Gear Reviews

10 Times Gear Rescued Us

In tough situations, this gear had our keisters covered.

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Hikes don’t always go as planned. When that happens, good gear comes to the rescue. Here are the BACKPACKER staff’s favorite tales of being saved by our gear—whether from physical harm, mental breakdown, or just plain annoyances.

Adam Roy, Digital Editor: Gear Aid Aquaseal

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“My ‘saved-by’ piece of gear is Aquaseal, formerly known as Freesole. When I was 21, I went on a bouldering trip to Bishop, California in June and quickly learned why people don’t go climbing in the desert during the summer. The daytime high crested at 105°F, so hot that the glue holding my discount boots’ soles to the upper melted. A local resoler used a tube of this all-purpose adhesive to reattach my soles, salvaging the rest of a two-week trip.”

Laura Lancaster, Testing Category Manager: Oversized Dad Fleece

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“This is my husband, not me, but I think it counts. (After all, he is my main hiking partner.) A few years back, my dad was driving us to the start of an early September thru-hike of the Boundary Trail in the North Cascades. When we got to the trailhead—a full day’s drive away—Adam (my husband) realized he didn’t have his puffy. He tried to convince me that it was fine, but I was thinking that the weather report looked pretty sketch. Enter Dad, shoving the thick Land’s End Fleece Jacket that he practically lives in three seasons out of the year into Adam’s hands. He tried to hand it back, but my dad insisted. Boy were we glad he did. For four days out of six, we walked in and out of rain and snow. It was ultimate Type 2 fun. The second night, as we were punching snow off the roof of our tent and wringing out our socks, Adam turned to me and said, ‘I think your dad saved my life.'”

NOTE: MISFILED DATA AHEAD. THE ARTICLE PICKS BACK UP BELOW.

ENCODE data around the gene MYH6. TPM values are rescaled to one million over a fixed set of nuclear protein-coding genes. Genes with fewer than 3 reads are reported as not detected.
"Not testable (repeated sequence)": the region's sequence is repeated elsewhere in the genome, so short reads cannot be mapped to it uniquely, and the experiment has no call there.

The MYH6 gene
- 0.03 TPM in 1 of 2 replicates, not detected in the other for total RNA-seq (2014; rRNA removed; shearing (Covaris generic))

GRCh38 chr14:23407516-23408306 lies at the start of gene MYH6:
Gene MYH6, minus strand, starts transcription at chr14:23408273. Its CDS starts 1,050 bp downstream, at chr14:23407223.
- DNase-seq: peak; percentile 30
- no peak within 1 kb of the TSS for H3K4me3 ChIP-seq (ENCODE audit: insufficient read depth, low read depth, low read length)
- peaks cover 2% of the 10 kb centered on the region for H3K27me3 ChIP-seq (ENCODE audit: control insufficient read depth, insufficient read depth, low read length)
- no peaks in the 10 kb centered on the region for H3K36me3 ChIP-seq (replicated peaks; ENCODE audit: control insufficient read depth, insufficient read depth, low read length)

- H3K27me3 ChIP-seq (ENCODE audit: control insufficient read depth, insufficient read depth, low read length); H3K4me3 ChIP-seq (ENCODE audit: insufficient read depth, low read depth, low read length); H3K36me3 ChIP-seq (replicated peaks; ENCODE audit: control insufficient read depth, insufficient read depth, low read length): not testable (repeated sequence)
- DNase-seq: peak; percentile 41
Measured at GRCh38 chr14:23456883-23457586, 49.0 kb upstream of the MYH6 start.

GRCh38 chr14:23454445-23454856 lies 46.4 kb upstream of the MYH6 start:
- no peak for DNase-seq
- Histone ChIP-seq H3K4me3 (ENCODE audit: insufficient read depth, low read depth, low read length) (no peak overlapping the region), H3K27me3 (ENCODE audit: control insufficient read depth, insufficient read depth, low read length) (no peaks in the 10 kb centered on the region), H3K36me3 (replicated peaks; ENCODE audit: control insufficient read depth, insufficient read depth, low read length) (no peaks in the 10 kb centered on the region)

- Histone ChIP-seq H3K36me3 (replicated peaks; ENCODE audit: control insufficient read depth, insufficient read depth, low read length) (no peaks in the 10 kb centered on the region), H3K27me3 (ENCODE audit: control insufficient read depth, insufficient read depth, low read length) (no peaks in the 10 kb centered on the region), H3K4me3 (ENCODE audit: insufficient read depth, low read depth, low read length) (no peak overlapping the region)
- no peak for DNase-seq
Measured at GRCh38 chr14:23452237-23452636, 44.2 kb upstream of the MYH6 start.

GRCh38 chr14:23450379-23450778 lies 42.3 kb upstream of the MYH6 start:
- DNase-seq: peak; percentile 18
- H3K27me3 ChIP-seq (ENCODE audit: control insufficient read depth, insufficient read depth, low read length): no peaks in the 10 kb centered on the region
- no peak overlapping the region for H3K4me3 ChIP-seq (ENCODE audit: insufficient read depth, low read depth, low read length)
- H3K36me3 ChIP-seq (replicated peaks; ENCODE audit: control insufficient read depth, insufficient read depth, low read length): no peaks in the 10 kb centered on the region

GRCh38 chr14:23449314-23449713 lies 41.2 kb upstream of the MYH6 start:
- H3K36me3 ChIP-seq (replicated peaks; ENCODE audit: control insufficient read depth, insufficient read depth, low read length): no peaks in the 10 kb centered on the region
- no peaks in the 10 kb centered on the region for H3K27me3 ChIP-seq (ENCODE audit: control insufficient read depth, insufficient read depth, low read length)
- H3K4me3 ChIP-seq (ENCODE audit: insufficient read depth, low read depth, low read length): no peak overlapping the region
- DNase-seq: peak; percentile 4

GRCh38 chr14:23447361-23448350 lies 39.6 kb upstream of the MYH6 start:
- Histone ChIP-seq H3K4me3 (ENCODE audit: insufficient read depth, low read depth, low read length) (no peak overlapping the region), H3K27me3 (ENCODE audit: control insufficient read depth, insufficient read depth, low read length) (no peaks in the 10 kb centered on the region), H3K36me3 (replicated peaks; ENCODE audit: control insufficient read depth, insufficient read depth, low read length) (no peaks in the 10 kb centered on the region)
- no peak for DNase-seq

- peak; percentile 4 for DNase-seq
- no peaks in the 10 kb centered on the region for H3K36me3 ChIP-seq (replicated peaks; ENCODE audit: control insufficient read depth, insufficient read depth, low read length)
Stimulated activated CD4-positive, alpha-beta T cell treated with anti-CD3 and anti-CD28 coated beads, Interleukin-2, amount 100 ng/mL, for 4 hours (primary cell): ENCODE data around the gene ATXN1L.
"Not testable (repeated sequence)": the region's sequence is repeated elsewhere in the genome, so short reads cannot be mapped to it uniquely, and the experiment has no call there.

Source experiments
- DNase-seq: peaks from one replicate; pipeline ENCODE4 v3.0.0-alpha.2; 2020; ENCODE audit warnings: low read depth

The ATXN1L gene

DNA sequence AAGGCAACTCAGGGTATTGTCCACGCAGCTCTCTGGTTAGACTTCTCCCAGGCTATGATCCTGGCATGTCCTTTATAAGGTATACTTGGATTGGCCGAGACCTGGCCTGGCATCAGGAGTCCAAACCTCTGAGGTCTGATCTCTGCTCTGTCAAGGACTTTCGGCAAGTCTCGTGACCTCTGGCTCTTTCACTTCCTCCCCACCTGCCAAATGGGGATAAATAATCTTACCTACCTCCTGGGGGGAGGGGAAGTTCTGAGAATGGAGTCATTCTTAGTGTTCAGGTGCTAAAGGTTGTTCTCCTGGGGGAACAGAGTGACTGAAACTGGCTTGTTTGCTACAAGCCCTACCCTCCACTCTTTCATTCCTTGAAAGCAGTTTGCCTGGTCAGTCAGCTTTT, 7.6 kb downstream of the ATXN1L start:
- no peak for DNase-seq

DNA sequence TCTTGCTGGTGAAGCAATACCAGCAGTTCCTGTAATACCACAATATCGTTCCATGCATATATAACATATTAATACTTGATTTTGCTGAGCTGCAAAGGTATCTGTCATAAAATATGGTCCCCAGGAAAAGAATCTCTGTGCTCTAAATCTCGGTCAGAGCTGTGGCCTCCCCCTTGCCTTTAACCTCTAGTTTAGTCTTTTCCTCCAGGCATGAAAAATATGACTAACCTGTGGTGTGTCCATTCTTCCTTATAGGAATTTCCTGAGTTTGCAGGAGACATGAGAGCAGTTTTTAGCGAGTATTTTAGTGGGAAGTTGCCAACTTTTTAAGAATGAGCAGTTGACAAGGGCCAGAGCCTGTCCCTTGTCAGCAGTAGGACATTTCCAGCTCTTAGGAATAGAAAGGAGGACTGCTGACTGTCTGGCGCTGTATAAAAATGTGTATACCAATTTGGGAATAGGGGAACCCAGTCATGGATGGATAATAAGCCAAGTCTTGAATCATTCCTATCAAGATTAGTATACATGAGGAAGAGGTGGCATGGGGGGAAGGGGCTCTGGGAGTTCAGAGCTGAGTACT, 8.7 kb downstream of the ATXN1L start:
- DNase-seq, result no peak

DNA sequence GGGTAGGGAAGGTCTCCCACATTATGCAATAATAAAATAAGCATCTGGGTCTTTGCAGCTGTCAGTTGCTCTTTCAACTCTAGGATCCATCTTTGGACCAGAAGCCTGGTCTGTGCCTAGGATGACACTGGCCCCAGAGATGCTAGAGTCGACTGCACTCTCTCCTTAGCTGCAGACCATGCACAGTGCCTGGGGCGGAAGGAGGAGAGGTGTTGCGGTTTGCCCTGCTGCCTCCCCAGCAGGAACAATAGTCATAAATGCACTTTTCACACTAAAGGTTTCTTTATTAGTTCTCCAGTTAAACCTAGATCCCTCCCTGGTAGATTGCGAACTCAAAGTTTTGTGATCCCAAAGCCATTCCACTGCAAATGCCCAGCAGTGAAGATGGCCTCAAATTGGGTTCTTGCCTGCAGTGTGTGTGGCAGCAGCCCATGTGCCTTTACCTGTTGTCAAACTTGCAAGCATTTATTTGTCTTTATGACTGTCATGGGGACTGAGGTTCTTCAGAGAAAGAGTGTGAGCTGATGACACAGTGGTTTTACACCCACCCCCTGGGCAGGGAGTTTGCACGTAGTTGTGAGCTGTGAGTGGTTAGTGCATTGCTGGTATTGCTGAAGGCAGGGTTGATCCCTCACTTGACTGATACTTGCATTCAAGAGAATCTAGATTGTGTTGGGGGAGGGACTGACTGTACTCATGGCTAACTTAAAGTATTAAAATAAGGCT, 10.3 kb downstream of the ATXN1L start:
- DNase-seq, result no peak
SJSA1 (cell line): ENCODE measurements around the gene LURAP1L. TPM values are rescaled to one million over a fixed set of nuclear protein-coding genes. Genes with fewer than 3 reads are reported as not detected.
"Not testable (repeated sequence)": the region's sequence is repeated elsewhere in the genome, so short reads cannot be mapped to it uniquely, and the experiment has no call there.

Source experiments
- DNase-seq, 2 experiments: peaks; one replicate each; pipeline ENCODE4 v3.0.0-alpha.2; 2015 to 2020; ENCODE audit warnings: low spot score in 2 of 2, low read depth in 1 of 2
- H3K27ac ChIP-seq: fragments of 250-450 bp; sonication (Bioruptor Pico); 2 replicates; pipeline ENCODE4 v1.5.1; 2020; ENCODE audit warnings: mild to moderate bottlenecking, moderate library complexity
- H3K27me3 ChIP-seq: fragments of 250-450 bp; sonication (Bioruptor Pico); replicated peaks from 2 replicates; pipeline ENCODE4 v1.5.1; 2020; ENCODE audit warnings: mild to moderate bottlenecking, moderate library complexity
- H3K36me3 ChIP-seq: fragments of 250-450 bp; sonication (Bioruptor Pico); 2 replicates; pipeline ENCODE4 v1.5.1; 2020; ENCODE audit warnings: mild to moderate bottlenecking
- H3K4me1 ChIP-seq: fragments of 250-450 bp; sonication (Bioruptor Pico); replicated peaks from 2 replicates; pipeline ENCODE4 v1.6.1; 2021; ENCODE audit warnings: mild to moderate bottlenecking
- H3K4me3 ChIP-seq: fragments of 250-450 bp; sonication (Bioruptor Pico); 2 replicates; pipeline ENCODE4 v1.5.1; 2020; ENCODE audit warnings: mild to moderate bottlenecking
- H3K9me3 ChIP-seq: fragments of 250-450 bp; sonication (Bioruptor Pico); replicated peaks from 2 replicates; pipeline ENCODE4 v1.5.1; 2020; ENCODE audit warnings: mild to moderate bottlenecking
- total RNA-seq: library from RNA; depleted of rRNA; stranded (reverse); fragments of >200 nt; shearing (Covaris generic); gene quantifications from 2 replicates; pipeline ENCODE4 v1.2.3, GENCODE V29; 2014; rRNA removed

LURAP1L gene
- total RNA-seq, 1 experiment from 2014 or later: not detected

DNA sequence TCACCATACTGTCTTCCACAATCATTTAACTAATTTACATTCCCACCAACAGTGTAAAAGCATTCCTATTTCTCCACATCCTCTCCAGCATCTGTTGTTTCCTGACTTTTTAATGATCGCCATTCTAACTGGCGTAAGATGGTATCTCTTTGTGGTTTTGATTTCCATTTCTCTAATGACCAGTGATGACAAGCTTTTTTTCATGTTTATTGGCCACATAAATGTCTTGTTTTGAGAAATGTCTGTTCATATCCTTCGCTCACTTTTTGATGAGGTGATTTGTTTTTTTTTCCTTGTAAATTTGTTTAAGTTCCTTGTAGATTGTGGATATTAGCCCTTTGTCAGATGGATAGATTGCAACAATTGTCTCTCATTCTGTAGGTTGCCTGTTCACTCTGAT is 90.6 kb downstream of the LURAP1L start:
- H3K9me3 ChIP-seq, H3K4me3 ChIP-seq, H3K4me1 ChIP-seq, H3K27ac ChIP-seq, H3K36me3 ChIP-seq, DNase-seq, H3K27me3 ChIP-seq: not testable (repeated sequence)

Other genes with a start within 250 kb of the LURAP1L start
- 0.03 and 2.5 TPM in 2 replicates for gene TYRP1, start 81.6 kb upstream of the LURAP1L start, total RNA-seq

Eli Bernstein, Gear Editor: Five Ten Urban Approach Shoe

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“When I opened my duffle bag at a remote ranch just outside Wyoming’s Wind River Range, a sorry sight met my eyes: My mid-cut hiking boots, which I’d brought to carry me over the Winds’ notoriously rough terrain for the next three days, had somehow been smashed beyond repair en route. (I never figured out how, and the airline never compensated me.) The only footwear that remained intact were these light approach shoes, which I intended to use in camp. To my surprise—and relief—they worked just fine. I cruised over the 30 miles of steep trails, boulders, and granite plateaus without giving my feet a second thought.”

Kristin Smith, Destinations Editor: Outdoor Research Crocodile Gaiters

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“In college, I had to head up to Hyalite Creek in the mountains outside Bozeman, Montana, to survey a stream for a geomorphology class. My gaiters kept my feet and legs dry while I waded through snowmelt to make a dozen measurements and pick up and evaluate 100 streambed pebbles. Even after a snowstorm blew in my pants stayed dry and I stayed warm.”

Casey Lyons, Executive Editor: Magellan Explorist 100 GPS

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“Like many men in their mid 20s, I had lost my way. My world collapsed to cage the size of my own problems, my hiking boots sat unused. In those dark days, I was gifted a Magellan Explorist 100 GPS. All it could do was take a track and make a waypoint, but just by holding it I felt the world start to open up again. Six months later, I was once again backpacking on a trail that ended up leading to my path in life.”